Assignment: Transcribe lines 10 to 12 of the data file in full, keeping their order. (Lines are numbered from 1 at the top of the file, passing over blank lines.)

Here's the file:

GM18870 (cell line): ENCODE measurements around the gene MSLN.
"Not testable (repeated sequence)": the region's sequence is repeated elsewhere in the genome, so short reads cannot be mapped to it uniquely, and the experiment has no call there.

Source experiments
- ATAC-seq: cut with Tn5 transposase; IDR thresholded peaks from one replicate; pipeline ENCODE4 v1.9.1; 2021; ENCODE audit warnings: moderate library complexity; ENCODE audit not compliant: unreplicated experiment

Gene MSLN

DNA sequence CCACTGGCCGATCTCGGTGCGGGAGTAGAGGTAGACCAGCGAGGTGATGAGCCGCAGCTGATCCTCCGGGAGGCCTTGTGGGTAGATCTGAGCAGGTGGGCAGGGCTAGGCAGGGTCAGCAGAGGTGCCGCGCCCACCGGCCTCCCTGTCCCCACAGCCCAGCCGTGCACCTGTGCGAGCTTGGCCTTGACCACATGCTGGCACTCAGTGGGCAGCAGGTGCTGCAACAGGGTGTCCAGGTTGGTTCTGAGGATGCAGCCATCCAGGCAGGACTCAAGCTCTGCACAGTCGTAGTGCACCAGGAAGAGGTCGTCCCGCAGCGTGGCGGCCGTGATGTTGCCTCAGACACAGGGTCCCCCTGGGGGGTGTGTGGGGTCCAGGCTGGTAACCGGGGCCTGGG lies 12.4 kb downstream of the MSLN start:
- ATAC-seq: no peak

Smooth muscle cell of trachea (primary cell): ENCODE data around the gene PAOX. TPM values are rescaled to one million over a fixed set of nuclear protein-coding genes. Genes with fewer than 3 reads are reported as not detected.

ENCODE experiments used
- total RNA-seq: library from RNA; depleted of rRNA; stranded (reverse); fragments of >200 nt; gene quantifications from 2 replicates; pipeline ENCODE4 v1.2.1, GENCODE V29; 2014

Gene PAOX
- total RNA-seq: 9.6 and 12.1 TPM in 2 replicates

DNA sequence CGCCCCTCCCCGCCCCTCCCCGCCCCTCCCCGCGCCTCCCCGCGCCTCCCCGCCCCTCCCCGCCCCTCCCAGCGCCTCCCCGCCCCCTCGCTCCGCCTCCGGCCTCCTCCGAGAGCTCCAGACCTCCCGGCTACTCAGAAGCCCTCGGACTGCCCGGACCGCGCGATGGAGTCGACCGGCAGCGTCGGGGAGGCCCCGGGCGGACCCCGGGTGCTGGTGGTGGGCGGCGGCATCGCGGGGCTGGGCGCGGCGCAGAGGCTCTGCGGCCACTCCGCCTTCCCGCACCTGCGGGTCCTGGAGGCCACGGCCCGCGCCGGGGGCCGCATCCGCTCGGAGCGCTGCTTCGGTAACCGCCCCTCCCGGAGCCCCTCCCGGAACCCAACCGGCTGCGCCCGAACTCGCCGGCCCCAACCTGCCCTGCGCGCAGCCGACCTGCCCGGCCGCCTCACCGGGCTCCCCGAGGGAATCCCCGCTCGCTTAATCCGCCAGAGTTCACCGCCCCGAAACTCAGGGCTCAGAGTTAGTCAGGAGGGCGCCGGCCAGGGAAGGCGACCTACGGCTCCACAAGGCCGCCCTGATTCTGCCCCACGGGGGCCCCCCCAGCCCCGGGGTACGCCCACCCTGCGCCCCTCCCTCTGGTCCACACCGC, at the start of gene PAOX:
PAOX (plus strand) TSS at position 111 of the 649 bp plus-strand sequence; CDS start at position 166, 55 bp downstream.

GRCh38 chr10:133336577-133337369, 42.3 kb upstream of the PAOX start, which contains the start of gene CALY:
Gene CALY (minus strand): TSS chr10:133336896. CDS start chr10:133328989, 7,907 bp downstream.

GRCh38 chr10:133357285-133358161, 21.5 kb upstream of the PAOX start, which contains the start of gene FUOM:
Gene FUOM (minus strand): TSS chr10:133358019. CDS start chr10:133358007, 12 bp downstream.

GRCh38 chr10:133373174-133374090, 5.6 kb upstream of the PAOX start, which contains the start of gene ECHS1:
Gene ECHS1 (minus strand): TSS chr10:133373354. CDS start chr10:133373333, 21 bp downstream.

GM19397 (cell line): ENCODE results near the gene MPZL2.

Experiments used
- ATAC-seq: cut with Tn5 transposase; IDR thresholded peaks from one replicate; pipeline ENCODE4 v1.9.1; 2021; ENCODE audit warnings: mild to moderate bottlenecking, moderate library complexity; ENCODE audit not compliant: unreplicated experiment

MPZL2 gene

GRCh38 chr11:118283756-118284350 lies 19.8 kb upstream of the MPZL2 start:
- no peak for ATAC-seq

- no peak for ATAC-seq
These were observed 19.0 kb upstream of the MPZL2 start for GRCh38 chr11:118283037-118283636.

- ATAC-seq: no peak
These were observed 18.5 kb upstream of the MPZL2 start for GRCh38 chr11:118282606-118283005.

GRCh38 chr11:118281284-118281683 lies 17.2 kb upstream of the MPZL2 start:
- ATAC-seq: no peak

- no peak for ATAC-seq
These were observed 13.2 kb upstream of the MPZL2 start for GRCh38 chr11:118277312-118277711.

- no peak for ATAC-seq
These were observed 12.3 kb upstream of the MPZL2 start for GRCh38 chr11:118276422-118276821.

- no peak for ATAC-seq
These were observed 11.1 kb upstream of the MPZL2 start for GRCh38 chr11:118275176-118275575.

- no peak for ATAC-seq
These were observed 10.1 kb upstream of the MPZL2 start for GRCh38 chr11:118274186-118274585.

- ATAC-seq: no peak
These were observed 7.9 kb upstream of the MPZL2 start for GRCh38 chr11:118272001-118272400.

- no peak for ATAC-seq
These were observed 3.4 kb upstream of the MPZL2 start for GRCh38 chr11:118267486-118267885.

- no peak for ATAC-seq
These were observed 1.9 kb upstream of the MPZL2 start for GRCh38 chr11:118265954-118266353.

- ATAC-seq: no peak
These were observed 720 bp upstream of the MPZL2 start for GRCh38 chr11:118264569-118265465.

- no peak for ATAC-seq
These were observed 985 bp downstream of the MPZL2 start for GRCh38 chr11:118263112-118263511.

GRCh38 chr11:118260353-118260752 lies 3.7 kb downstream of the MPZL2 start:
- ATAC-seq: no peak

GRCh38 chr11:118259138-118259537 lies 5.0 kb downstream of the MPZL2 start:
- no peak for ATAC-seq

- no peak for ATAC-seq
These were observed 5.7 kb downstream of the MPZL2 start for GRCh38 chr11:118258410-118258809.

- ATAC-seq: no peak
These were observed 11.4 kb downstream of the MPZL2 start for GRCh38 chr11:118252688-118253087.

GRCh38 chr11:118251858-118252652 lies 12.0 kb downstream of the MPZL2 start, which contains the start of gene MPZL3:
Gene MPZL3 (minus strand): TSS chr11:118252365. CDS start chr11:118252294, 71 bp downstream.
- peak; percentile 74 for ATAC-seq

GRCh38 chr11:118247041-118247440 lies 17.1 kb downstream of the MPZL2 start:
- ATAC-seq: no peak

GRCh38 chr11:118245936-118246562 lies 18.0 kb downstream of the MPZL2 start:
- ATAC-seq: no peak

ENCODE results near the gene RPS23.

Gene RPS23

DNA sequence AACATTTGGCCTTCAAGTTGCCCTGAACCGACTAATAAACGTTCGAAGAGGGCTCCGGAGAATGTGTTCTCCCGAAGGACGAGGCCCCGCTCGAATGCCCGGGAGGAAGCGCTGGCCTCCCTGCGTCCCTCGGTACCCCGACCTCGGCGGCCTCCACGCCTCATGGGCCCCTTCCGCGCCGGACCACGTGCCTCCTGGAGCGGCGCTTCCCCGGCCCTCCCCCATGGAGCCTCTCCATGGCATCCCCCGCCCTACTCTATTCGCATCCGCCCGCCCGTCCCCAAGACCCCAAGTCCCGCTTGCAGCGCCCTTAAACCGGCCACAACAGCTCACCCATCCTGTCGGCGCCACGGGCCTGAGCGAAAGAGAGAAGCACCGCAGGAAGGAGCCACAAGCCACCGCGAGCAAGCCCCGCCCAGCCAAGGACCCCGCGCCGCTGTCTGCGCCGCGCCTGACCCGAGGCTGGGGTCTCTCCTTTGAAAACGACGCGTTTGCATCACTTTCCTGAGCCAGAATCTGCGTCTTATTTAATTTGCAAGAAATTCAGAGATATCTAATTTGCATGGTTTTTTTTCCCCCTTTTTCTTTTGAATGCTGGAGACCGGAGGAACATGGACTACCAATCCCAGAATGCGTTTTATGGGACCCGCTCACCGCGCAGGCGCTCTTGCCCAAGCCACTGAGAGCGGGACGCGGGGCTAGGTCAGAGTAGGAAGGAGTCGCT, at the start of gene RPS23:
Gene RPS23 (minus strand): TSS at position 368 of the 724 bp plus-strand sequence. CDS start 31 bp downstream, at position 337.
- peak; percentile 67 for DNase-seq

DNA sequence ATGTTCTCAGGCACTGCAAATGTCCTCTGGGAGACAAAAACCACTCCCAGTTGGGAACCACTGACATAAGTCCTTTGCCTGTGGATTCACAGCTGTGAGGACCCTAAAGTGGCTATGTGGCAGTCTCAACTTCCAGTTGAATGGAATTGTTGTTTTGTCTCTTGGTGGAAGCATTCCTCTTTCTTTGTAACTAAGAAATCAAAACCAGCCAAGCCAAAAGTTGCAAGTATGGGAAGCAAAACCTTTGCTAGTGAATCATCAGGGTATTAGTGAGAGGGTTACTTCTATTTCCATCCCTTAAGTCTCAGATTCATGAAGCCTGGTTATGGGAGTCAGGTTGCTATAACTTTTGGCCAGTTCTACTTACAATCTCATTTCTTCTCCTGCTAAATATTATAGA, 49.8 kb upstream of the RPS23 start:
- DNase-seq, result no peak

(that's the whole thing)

- total RNA-seq: library from RNA; depleted of rRNA; stranded (reverse); fragments of >200 nt; gene quantifications from 2 replicates; pipeline ENCODE4 v1.2.1, GENCODE V29; 2014

Gene PAOX
- total RNA-seq: 9.6 and 12.1 TPM in 2 replicates